First of all, it is apparent that electric cooperatives do in fact share the common characteristics possessed by public utilities. While the term public utility perhaps has no precise definition, the majority opinion on rehearing (footnote 3) notes that the most common characteristics of such an entity include: providing a service essential to the public interest, providing that service to all who apply, at reasonable and non-discriminatory prices, and providing a service the nature of which lends itself to monopolization. A company which provides the essential service of home and business electrical power is a public utility in the most conventional sense that the term is used. F. Welch, Cases and Text on Public Utility Regulation at 2 (1968).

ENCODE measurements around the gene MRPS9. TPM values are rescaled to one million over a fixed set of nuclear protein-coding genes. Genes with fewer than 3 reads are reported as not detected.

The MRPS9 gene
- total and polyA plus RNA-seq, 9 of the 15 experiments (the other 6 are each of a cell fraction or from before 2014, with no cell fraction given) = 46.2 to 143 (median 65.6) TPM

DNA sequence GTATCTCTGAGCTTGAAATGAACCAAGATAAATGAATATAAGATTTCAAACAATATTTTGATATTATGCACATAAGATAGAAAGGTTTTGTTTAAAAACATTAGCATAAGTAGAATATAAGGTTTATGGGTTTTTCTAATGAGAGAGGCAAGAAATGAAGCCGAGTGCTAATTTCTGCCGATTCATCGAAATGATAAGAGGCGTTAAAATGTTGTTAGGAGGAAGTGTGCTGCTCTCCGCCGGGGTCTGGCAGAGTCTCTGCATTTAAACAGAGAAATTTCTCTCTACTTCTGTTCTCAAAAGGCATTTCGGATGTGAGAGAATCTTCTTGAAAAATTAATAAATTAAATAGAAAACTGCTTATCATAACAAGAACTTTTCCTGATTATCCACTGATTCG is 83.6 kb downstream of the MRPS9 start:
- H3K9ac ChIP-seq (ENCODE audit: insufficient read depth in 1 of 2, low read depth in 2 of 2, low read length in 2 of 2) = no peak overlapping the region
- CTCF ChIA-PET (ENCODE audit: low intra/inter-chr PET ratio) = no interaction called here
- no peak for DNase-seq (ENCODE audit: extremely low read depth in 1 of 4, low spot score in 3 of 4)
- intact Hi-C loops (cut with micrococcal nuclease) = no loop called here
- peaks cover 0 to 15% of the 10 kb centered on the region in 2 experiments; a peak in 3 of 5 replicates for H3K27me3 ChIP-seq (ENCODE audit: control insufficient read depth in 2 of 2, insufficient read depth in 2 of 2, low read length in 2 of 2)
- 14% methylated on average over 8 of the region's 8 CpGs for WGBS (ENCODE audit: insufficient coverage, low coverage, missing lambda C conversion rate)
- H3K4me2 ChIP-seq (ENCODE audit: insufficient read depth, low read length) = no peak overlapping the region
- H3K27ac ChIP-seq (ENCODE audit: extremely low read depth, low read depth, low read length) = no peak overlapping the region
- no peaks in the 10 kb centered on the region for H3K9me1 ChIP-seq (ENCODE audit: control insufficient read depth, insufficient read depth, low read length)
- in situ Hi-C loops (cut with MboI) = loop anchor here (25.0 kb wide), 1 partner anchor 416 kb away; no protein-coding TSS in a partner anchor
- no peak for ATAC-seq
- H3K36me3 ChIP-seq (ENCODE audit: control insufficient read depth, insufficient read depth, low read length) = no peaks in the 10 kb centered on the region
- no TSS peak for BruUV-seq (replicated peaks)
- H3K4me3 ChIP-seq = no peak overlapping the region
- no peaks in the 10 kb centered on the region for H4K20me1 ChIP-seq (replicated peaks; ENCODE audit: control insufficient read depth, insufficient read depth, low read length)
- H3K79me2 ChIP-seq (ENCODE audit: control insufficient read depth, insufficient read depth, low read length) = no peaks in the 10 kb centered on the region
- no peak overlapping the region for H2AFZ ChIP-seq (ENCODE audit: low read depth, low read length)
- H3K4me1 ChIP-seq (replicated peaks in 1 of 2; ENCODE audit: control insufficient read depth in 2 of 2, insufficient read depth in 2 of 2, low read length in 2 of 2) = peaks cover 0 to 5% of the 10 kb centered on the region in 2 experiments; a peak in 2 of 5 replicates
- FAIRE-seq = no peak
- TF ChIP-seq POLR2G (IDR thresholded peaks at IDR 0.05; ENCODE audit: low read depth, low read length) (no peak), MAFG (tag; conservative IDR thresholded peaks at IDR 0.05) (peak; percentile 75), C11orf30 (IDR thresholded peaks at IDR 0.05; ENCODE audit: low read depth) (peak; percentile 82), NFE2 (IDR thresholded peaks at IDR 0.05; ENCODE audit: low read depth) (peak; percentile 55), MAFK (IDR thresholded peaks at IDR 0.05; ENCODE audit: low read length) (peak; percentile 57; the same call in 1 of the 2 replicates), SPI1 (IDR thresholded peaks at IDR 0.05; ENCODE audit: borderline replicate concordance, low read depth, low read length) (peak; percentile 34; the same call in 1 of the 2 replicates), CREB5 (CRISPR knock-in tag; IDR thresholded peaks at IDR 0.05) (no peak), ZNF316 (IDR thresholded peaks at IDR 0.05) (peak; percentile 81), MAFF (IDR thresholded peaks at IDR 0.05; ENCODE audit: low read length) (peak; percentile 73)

It has been argued that because cooperatives are privately owned by the users of the electricity, they need not be subject to the same degree of governmental regulation required for investor-owned electric utilities. Assuming, arguendo, that this is true, it is irrelevant for the purposes of the issue at hand. Even if cooperatives, due to differences in ownership or management structure, require less regulation than other types of public utilities, that does not mean that they are not public utilities in the first instance. As one commentator has noted, the inquiry into whether a company is a public utility turns upon the nature of the services provided by that company, not the structure of its management or ownership. See Welch, Cases and Text on Public Utility Regulation, supra at 4 ("the term `public utility' ..., by itself, ... refers only to the nature of the business, not to its ownership or operation.") Furthermore, the 1974 Constitution makes no distinction, based on the amount of governmental regulation needed or otherwise, between kinds of public utilities, but simply provides that they all shall be regulated by the Commission.